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Bower Collective Uses Digital Passport for Circular Home Reuse/Refill Model

This D2C home care company invites consumers to scan an on-pack QR for directions, provenance info, and other engaging content. Meanwhile, logistics and performance information is gleaned at each scan, both on the filling lines and upon collection.

Bower Collective uses an on-pack QR code to provide provenance information and directions to foster consumer engagement once scanned with a smartphone in the home. Meanwhile, for Bower, logistics and performance information is gleaned at each scan, both on the filling lines and upon collection as the empty pouches are mailed back, forming a reusable, refillable, circular system.
Bower Collective uses an on-pack QR code to provide provenance information and directions to foster consumer engagement once scanned with a smartphone in the home. Meanwhile, for Bower, logistics and performance information is gleaned at each scan, both on the filling lines and upon collection as the empty pouches are mailed back, forming a reusable, refillable, circular system.

Bower Collective is an e-commerce business that specializes in home care and home cleaning products. Reuse and refill are central to the mission at Bower and the company’s goal to eliminate household plastic waste. 

When consumers place an order with Bower, a filled, reusable pouch is mailed to them. Upon receipt, they empty the product into their durable home spray bottle (or other container appropriate to the cleaning product) and then flat pack the pouches and pop them into a prepaid mailer to send them back to Bower to be cleaned and refilled for the next customer. 

The system uses the concept of a unique digital passport tracking system, which Bower says it developed in collaboration with Reath. “Each pouch has a unique digital ID, so we know exactly which batch of product is in each pouch at any given moment in time,” says the company.

Reath co-founder Emily Rogers spoke at the AIPIA (Smart Packaging Association) World Congress in November, and explained to attendees how this works. Reath first tags the reusable packaging. Tags like NFC, RFID, or traditional barcode are available depending on the package and application, but Bower uses QR codes, which are serialized and digitally printed onto the pouches themselves. The QR codes are scanned on the automated filling line, at speed, to input information on the product batch that has gone into each specific pouch.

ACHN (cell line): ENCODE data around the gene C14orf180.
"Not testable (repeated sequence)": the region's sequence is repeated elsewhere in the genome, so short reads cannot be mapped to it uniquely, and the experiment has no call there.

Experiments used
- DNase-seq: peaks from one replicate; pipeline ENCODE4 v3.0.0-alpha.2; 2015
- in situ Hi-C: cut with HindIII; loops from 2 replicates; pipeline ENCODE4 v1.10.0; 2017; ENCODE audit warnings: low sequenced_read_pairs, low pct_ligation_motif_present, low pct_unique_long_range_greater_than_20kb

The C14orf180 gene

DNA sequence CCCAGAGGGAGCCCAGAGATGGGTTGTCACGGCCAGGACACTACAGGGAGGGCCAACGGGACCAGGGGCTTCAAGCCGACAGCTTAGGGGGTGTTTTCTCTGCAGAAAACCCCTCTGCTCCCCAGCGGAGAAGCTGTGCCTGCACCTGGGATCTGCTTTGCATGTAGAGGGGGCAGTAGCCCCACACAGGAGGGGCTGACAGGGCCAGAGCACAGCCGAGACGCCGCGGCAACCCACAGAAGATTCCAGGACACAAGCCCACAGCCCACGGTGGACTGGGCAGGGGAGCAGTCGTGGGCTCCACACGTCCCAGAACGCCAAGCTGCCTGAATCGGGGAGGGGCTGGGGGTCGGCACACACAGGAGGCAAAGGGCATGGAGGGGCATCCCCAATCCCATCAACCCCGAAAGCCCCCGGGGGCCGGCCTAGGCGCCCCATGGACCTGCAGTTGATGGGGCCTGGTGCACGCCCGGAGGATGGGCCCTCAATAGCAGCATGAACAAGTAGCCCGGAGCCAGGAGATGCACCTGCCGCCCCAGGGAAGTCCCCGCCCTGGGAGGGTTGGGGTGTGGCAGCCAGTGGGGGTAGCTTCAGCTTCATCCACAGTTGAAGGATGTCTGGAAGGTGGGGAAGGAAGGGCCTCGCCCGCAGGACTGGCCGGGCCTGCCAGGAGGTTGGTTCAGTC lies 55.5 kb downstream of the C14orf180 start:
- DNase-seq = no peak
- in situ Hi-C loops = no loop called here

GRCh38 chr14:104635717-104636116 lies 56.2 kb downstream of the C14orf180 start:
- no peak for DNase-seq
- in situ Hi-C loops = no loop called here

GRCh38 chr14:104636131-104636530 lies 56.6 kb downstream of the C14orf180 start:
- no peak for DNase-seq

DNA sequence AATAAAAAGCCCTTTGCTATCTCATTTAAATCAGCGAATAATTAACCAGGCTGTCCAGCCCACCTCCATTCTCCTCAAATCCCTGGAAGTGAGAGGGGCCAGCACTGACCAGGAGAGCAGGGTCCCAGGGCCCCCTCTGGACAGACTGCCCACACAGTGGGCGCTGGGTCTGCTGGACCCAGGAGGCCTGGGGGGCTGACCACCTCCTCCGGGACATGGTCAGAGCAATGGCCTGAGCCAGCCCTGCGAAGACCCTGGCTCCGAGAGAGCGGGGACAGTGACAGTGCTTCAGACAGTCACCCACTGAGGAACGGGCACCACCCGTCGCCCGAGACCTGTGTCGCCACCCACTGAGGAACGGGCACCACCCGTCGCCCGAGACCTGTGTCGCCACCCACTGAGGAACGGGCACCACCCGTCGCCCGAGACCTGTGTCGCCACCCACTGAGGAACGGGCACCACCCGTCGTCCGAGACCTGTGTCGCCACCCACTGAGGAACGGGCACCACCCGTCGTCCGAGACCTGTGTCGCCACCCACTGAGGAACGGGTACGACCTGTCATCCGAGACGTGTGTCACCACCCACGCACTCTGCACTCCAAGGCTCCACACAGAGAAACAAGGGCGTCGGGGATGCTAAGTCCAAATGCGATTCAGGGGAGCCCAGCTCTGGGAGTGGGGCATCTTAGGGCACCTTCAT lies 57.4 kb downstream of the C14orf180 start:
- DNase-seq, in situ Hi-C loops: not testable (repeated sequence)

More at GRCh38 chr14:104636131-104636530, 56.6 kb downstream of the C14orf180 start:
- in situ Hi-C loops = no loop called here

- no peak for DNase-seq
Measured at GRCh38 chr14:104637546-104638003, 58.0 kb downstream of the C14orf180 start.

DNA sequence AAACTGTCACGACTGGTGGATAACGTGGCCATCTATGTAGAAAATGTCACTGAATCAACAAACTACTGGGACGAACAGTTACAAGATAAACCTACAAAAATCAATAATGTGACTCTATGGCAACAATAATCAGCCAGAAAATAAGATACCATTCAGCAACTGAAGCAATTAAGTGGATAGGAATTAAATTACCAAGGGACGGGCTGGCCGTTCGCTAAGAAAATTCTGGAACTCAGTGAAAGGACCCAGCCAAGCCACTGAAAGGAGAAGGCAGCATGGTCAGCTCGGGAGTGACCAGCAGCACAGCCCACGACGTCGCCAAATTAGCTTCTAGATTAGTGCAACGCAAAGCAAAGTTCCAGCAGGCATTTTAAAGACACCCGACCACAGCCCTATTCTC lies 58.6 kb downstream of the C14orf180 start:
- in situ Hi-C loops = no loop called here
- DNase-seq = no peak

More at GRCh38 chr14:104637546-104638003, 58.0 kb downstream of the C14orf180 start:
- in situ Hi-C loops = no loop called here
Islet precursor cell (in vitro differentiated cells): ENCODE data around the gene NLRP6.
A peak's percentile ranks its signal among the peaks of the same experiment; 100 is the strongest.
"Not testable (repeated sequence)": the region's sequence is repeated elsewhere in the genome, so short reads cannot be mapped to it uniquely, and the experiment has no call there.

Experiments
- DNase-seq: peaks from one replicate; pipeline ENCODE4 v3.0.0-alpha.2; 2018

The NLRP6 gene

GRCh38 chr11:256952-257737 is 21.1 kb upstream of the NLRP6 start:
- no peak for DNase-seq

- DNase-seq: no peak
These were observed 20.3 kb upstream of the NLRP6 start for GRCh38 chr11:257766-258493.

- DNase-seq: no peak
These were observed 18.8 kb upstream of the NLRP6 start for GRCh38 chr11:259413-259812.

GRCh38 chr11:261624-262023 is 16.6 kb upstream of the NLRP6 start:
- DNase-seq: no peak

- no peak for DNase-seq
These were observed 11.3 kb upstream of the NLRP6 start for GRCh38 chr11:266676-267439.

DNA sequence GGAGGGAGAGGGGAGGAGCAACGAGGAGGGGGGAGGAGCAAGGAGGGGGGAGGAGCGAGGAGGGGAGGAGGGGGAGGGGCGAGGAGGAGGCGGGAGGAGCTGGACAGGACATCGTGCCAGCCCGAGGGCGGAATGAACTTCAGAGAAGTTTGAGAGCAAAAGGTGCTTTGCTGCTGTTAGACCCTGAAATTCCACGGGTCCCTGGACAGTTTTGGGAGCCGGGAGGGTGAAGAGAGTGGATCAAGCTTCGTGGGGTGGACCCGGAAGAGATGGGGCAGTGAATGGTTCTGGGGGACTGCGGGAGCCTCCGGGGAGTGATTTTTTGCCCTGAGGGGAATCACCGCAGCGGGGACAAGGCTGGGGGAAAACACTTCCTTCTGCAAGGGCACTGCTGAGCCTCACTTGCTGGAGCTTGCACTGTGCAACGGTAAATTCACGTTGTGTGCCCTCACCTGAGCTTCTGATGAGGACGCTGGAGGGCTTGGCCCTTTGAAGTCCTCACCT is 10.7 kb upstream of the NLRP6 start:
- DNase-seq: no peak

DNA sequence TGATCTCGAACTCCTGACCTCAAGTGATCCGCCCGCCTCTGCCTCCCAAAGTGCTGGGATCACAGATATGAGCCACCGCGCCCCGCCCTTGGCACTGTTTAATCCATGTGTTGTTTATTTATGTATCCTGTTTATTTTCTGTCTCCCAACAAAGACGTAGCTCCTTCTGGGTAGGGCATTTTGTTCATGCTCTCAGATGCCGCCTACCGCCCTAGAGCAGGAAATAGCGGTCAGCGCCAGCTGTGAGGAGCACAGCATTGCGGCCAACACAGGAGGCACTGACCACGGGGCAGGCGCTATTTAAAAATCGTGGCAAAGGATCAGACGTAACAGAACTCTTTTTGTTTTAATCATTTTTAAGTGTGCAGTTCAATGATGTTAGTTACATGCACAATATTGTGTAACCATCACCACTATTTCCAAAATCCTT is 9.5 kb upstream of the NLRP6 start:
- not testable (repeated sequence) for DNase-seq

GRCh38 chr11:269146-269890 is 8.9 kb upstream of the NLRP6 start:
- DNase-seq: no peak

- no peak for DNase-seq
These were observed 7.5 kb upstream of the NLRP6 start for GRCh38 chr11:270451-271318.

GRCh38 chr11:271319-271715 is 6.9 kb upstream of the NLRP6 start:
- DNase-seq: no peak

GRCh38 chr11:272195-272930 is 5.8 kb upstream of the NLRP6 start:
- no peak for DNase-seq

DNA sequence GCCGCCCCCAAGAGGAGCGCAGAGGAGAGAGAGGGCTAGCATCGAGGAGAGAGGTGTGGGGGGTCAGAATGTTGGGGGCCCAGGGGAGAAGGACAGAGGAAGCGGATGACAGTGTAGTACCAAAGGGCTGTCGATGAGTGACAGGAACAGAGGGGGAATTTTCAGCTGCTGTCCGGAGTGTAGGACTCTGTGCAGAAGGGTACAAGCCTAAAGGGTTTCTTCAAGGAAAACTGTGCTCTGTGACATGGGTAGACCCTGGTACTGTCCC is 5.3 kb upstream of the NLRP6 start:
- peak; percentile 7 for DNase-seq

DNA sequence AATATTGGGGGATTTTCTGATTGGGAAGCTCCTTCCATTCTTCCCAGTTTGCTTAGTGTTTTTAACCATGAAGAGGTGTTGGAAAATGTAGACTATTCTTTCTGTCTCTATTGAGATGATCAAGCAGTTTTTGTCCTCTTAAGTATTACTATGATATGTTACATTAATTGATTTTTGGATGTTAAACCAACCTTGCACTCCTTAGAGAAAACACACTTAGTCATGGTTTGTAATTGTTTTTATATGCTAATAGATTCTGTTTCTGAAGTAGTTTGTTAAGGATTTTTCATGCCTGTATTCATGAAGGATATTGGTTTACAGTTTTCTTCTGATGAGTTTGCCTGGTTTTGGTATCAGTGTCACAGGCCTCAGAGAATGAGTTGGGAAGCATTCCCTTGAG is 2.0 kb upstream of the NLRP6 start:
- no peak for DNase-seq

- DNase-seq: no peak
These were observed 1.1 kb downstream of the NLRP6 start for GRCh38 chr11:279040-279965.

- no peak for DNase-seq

The QR code serves two masters. On the consumer side, provenance information and directions foster consumer engagement once they’ve scanned the QR with a smartphone. For Bower, logistics and performance information is gleaned at each scan, both on the filling lines and upon collection as the empty pouches are mailed back. 

“We’re able to use the data we’re collecting on the reverse logistics and the filling times to improve the reuse system to be more commercially competitive with single-use product,” Rogers says.


   Interested in active & intelligent packaging? Read Packaging World's exclusive coverage of the AIPIA World Congress, held in November 2022, and read about trends, new products, and other applications using smart packaging. 


It also helps Bower to track the reuse cycles, so the consumer can scan the QR code and find out how many times the pack has been used, how much plastic waste has been saved, and how much carbon has been saved, too. 

“So, they’re giving the packaging a bit of a story and history,” Rogers added at the World Congress. “Plus, they include service information on how a consumer should actually use the product. The QR can also communicate batch, product, and allergen information to the consumer. We have about a 15% engagement rate with reading the QR codes on the packaging. And all this [consumer-facing information] is hosted on a brand-owned webpage, and no app is needed to access it. They just scan the QR code, and it takes them to the information.”

An interesting sidenote on Bower’s packaging system: When it was first launched, Bower was taking used pouches and washing them, inside and out, for reuse. The company soon realized that this process was neither environmentally nor economically scalable. So, Bower sought to design away the need to wash the pouch interior and still deliver products safely. The company arrived at what it calls the BowerPack, which uses the digital passport system. They’ve designed a one-way valve system in the spout that ensures once a consumer has emptied the product into durable dispensers at home, no air or contaminants can get back into the pouch, eliminating the need to clean the inside of the pouch. The consumer simply screws the cap back on and returns the pouch to Bower for quality control and refill.

“The experience of using the pouch is also improved, as there’s less potential for mess and spillage, and we have a beautiful, digitally printed pack that we can use again and again. At the end of the pouch’s usable life, we aggregate for recycling with our specialist U.K. partner,” Bower says on its website. 

The company started with a limited-edition, 750-mL trial run of the BowerPack across two of its product lines—Grapefruit Washing Up Liquid and Lavender Laundry Liquid—with the goal to roll out BowerPack across its entire refill range.  PW

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